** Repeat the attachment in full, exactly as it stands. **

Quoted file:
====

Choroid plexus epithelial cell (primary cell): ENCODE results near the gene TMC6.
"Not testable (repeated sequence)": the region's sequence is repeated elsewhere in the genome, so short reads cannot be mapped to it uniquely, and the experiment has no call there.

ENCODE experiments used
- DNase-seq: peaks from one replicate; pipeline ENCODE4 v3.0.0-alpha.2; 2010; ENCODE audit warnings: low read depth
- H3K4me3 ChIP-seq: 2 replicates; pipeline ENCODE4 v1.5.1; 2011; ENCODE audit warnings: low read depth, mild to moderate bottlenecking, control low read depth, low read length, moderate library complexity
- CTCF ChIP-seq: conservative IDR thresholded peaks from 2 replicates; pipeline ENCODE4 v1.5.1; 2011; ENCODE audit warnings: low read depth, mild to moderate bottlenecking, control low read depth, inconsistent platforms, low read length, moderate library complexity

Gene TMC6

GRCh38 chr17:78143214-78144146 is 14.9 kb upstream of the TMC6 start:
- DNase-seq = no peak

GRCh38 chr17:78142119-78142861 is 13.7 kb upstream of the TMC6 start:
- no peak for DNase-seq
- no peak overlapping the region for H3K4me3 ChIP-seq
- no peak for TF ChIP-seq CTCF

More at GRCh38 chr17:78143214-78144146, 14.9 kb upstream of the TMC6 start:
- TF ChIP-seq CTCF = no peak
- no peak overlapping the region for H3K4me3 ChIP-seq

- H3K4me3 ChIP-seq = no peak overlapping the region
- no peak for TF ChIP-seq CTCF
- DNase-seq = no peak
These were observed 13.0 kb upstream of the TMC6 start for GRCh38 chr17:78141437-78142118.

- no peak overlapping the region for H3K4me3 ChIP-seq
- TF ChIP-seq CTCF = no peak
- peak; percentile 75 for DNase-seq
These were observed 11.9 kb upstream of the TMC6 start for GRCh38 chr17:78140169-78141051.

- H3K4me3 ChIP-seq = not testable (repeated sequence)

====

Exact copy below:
Choroid plexus epithelial cell (primary cell): ENCODE results near the gene TMC6.
"Not testable (repeated sequence)": the region's sequence is repeated elsewhere in the genome, so short reads cannot be mapped to it uniquely, and the experiment has no call there.

ENCODE experiments used
- DNase-seq: peaks from one replicate; pipeline ENCODE4 v3.0.0-alpha.2; 2010; ENCODE audit warnings: low read depth
- H3K4me3 ChIP-seq: 2 replicates; pipeline ENCODE4 v1.5.1; 2011; ENCODE audit warnings: low read depth, mild to moderate bottlenecking, control low read depth, low read length, moderate library complexity
- CTCF ChIP-seq: conservative IDR thresholded peaks from 2 replicates; pipeline ENCODE4 v1.5.1; 2011; ENCODE audit warnings: low read depth, mild to moderate bottlenecking, control low read depth, inconsistent platforms, low read length, moderate library complexity

Gene TMC6

GRCh38 chr17:78143214-78144146 is 14.9 kb upstream of the TMC6 start:
- DNase-seq = no peak

GRCh38 chr17:78142119-78142861 is 13.7 kb upstream of the TMC6 start:
- no peak for DNase-seq
- no peak overlapping the region for H3K4me3 ChIP-seq
- no peak for TF ChIP-seq CTCF

More at GRCh38 chr17:78143214-78144146, 14.9 kb upstream of the TMC6 start:
- TF ChIP-seq CTCF = no peak
- no peak overlapping the region for H3K4me3 ChIP-seq

- H3K4me3 ChIP-seq = no peak overlapping the region
- no peak for TF ChIP-seq CTCF
- DNase-seq = no peak
These were observed 13.0 kb upstream of the TMC6 start for GRCh38 chr17:78141437-78142118.

- no peak overlapping the region for H3K4me3 ChIP-seq
- TF ChIP-seq CTCF = no peak
- peak; percentile 75 for DNase-seq
These were observed 11.9 kb upstream of the TMC6 start for GRCh38 chr17:78140169-78141051.

- H3K4me3 ChIP-seq = not testable (repeated sequence)